Coffee Table Books
When I wrote my first book, my publisher at Murdoch Books left a hilarious note in the manuscript saying that she nearly fell off her chair when she read that I had suggested that books are great as décor. To paraphrase, I said they’re great to read to learn from, but they’re a necessity to finish off coffee tables and vignettes throughout the home. Here are a few of my rules and recommendations on which books work well and where they’re best used.
If you want an easy go-to, then buy anything by Karen McCartney. Karen’s books on interiors and architecture are informative, well-crafted and are the perfect addition to coffee table vignettes due to their striking cover and spine deigns, which are available in an array of colours. As hard covers of a substantial size, they fit the brief of having a statement book as a centrepiece of your coffee table. Stack up 2 or 3 and you’ll have a grand statement.
If you want to diversify your knowledge, then of course you need to explore whether either of my two books will work in with your colour schemes. My first book, Easy Luxury, has just been reprinted for a 3rd time in soft cover and is a lovely light blue; with HomeSPACE, my second book, available in green hard cover.
Books on artists never disappoint. Two of my favourites are the works of Alexandrer McKenzie (self-titled) and Gillie & Marc, 25 years of love and art. They’re both aesthetically gorgeous and full of beautiful art.
To help battle the doldrums of returning home from a holiday, I find it always helps to come back with a book from your travels. On my coffee table I have a great one called Jaya Contemporary Design with a Pedigree, which covers Balinese resort architecture and features a sultry and moody cover.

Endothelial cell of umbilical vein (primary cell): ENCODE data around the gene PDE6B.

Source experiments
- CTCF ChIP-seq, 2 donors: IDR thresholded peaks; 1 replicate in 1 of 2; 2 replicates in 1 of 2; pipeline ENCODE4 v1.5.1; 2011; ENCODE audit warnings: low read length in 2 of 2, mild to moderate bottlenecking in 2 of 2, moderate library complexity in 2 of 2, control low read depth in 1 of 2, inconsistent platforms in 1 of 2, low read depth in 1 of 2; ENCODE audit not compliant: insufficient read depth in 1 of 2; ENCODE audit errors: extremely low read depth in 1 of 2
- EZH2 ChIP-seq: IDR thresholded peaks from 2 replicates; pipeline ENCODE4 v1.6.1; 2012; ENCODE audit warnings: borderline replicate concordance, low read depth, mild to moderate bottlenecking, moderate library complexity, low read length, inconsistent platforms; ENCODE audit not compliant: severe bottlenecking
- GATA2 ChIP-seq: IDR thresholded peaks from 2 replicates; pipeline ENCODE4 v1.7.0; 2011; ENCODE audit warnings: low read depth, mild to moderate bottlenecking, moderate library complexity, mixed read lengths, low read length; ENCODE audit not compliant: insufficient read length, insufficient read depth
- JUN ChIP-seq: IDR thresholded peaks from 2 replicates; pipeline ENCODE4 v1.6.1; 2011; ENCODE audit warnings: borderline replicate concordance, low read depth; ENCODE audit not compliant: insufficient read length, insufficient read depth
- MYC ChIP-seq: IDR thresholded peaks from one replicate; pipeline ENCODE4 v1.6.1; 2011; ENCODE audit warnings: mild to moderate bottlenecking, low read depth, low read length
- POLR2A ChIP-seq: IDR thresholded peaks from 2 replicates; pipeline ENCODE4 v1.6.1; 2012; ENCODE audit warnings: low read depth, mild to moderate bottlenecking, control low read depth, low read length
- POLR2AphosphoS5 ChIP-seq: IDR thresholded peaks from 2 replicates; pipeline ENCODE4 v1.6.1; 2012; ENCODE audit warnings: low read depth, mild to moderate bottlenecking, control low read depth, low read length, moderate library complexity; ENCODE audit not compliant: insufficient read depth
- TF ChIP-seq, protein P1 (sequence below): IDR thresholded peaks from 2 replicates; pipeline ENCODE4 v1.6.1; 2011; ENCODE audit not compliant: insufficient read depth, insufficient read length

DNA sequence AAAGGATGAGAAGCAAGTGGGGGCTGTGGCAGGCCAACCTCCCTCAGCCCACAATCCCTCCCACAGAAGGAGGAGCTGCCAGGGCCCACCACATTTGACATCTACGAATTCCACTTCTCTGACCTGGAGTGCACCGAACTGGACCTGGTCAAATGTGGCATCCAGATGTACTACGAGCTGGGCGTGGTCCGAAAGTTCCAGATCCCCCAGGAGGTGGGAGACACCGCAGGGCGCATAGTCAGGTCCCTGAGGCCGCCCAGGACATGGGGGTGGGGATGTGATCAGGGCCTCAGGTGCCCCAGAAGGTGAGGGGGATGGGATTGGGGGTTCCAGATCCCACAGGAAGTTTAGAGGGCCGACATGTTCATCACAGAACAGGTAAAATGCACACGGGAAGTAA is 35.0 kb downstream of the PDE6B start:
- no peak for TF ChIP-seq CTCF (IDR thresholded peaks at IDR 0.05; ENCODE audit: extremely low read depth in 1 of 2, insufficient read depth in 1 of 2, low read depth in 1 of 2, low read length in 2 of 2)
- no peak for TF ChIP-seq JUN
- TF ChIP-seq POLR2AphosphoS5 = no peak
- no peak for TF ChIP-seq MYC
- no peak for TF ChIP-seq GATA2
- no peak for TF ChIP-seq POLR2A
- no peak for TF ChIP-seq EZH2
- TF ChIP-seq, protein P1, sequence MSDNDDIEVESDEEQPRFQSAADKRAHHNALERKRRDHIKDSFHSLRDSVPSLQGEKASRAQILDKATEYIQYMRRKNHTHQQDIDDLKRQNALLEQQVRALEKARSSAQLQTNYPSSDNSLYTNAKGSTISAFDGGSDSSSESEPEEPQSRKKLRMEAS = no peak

For a fresh white cover, Simplicity by Nancy Braithwaite is a beautiful addition to your coffee table repertoire.
Coffee table book styling tips
Coffee tables aren’t the only place for books. You need though to choose the right size and type of books for different applications and inclusions throughout the locations within your home.
A styling vignette on any type of occasional table doesn’t look complete without a book or stack thereof. My simple rule for a good vignette is a candle, a vase or lamp, flowers or a plant, a stack of books and something from your travels. For your book stacking, pay attention to the size and shape of books, putting the largest on the bottom, working with similar dimensions that get smaller as you gain height. Work the colour of spines and covers into your schemes or choose books that reflect the colours of your room or other decoration elements.
A console table needs a mid-sized book, probably something broad or general in content, that works with your colour scheme. The Monocle Guide to Better Living is a nice, compact, bright yellow little pop of goodness, full of interesting things that will make you look decidedly learned and well-travelled.
A bedside doesn’t look like the home is being enjoyed unless it has a book carefully placed in a careless looking manner! I always like to style in novels, fiction or non, that work in with the colour scheme and mood of the room.
Kid’s rooms need kid’s books, and they make great styling additions to shelving, wall ledge shelves and bedside tables.
A kitchen doesn’t look complete without great cookbooks. They can be in the kitchen, on the bench, or in some shelving in adjoining spaces within reach. Cookbook cover design is most often gorgeous, making you salivate at the sight of them, so be warned they might actually make you want to open them, read the recipes and cook yourself up a storm.